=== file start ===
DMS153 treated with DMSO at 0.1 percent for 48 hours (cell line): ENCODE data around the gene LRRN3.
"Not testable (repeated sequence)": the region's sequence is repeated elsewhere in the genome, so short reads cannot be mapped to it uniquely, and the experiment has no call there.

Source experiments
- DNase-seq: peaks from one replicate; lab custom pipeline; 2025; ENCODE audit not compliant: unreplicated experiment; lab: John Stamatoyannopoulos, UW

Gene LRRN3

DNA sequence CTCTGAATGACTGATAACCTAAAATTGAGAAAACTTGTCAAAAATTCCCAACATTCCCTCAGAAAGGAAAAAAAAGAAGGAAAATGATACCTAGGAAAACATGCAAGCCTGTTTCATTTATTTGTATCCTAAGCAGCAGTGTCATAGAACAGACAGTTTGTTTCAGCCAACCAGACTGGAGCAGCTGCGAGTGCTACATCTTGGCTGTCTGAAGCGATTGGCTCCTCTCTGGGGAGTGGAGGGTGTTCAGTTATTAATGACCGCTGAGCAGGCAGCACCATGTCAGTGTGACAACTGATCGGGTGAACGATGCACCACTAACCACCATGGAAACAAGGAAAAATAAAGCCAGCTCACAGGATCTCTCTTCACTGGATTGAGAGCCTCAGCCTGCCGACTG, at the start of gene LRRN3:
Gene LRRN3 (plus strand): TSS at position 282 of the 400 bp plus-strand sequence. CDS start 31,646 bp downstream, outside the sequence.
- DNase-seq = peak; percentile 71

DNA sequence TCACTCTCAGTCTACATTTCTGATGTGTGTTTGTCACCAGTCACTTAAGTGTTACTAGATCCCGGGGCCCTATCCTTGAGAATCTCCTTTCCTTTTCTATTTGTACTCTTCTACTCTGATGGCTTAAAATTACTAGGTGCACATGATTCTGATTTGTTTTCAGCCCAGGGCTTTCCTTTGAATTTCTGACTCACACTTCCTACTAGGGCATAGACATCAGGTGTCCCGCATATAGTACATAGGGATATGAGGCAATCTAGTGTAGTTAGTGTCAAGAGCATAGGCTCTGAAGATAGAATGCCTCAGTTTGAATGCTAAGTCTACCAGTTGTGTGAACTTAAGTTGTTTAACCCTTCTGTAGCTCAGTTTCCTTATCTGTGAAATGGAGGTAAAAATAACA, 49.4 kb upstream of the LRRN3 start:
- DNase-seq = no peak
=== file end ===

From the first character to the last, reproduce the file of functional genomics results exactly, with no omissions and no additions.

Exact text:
DMS153 treated with DMSO at 0.1 percent for 48 hours (cell line): ENCODE data around the gene LRRN3.
"Not testable (repeated sequence)": the region's sequence is repeated elsewhere in the genome, so short reads cannot be mapped to it uniquely, and the experiment has no call there.

Source experiments
- DNase-seq: peaks from one replicate; lab custom pipeline; 2025; ENCODE audit not compliant: unreplicated experiment; lab: John Stamatoyannopoulos, UW

Gene LRRN3

DNA sequence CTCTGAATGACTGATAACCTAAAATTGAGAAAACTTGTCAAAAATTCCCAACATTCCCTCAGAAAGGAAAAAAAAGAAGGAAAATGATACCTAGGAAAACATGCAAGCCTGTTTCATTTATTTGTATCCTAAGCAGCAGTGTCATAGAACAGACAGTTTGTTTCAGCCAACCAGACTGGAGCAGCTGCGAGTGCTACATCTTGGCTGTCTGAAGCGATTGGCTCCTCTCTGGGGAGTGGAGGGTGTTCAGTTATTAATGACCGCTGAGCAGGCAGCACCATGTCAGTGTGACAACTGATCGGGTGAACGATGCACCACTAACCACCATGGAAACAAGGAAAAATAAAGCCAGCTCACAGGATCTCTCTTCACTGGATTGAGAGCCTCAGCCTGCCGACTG, at the start of gene LRRN3:
Gene LRRN3 (plus strand): TSS at position 282 of the 400 bp plus-strand sequence. CDS start 31,646 bp downstream, outside the sequence.
- DNase-seq = peak; percentile 71

DNA sequence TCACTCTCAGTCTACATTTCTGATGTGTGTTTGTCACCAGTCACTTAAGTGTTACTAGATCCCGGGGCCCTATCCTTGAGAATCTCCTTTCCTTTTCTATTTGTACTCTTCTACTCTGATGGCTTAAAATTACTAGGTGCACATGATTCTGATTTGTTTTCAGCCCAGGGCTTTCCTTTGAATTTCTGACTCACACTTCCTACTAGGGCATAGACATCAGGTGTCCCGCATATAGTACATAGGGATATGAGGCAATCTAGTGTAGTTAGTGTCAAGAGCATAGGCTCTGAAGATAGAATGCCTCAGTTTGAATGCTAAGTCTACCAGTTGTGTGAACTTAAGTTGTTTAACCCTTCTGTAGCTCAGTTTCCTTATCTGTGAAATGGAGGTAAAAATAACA, 49.4 kb upstream of the LRRN3 start:
- DNase-seq = no peak